The effect was most pronounced in the second trimester.
Washington:Beware would-be-mommies! Fever during pregnancy, especially during the second trimester, may increase the odds of developing autism in child by 34 percent, warns a study. Autism spectrum disorder (ASD) is a serious developmental disorder that impairs the ability to communicate and interact.
According to researchers, the effect was most pronounced in the second trimester, raising odds for ASD by 40 percent and the risk further increased by over 300 percent for the children of women reporting three or more fevers after the twelfth week of pregnancy. The team from Columbia University's Mailman School of Public Health in the New York wanted to explore the risk of ASD associated with fevers across the entire span of pregnancy, and of the two different types of commonly used anti-fever medications -- acetaminophen and ibuprofen -- to address that risk.
The team followed 95,754 children born between 1999 and 2009, including 583 cases of ASD identified in Norway through the Autism Birth Cohort (ABC) Study. Blood samples were collected at mid-pregnancy and at birth to explore the possible role of specific infectious agents and the contribution of distinctive patterns of immune response among mothers and children to understand the mechanisms creating the vulnerability.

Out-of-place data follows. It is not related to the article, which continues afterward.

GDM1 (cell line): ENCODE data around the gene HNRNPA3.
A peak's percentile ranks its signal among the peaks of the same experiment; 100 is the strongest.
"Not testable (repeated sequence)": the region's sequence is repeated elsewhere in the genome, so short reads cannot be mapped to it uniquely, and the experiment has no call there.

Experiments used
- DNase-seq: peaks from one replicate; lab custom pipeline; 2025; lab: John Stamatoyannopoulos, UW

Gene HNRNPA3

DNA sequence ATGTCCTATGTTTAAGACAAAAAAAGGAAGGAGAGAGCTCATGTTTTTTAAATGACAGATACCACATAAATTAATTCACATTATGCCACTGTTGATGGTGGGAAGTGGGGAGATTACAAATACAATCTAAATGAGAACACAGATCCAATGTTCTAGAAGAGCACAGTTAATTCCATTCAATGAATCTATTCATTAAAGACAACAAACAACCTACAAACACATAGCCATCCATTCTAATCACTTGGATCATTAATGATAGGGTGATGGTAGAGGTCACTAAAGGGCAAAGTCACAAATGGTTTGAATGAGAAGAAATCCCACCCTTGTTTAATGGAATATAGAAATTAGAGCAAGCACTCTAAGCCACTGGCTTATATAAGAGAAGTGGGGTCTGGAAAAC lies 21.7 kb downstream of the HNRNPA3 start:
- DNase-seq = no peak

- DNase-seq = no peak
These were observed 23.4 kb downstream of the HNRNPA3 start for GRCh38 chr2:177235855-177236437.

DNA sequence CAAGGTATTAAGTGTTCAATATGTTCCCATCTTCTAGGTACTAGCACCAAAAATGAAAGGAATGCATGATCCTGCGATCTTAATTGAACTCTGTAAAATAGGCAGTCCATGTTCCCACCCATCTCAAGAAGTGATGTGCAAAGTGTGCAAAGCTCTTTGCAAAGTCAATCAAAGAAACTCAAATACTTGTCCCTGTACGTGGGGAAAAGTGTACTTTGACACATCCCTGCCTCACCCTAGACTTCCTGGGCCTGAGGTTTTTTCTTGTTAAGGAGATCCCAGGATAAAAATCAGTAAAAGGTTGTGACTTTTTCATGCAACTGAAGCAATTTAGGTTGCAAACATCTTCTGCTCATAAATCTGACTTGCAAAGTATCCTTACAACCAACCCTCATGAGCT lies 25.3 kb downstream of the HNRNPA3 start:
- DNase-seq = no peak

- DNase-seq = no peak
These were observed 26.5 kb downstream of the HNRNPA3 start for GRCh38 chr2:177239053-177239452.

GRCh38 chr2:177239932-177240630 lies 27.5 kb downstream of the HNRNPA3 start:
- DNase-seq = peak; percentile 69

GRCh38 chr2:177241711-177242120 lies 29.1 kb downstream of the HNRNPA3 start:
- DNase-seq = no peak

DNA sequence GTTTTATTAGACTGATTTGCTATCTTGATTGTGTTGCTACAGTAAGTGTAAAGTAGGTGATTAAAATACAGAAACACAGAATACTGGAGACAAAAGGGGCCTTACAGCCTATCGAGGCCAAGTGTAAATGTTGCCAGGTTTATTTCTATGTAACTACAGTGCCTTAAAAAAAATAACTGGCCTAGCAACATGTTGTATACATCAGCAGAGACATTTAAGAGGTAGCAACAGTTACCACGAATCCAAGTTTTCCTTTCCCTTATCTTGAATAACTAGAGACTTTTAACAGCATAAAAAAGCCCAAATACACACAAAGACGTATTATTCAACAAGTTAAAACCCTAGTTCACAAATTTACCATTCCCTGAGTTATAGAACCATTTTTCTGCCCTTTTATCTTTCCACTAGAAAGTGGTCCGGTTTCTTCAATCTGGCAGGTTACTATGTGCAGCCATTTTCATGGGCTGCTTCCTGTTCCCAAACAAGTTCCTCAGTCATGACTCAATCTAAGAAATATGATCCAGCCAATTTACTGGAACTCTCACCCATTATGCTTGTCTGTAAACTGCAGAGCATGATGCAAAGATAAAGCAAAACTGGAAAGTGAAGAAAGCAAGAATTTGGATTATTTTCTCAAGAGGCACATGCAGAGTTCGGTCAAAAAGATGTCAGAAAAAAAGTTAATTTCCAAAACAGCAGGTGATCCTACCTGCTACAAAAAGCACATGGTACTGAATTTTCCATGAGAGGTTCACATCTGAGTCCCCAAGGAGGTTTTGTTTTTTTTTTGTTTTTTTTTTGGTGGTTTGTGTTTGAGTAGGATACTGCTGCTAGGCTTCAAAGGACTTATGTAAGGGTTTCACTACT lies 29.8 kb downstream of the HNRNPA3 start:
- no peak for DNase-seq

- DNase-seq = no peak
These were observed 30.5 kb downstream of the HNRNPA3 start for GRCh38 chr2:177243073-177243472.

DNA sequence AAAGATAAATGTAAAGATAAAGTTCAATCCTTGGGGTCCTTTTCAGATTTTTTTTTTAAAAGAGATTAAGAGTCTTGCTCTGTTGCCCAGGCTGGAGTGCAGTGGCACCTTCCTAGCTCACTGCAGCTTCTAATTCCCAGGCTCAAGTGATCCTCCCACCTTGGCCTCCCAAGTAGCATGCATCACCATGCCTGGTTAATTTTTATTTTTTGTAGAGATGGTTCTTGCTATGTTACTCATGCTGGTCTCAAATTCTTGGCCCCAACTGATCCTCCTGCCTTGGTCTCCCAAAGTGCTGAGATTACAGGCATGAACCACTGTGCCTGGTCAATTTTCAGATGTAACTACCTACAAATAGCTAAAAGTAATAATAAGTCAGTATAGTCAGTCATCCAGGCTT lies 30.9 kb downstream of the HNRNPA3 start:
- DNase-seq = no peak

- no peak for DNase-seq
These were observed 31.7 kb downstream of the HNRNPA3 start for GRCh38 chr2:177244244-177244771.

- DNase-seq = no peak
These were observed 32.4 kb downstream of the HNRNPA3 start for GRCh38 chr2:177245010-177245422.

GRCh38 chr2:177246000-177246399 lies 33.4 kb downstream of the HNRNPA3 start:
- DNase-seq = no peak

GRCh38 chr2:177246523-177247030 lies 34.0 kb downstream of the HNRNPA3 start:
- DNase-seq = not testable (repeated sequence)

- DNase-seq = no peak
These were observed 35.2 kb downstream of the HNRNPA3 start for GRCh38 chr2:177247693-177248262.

The results suggested that ASD risk was increased by 34 percent, when the mothers reported fever at any time during pregnancy and by 40 percent in the second trimester. First author of the study Mady Hornig said that the results suggest a role for gestational maternal infection and innate immune responses to infection in the onset of at least some cases of autism spectrum disorder.
The study also found that the risk was minimally mitigated among the children of women taking acetaminophen for fever in the second trimester. Although, there were no cases of ASD were reported among the children of mothers, who took ibuprofen - a nonsteroidal anti-inflammatory drug. The results appeared in the journal Molecular Psychiatry.